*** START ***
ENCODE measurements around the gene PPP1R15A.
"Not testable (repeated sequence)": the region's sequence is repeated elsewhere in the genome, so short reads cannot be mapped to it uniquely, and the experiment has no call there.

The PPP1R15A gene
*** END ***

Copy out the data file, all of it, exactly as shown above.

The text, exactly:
ENCODE measurements around the gene PPP1R15A.
"Not testable (repeated sequence)": the region's sequence is repeated elsewhere in the genome, so short reads cannot be mapped to it uniquely, and the experiment has no call there.

The PPP1R15A gene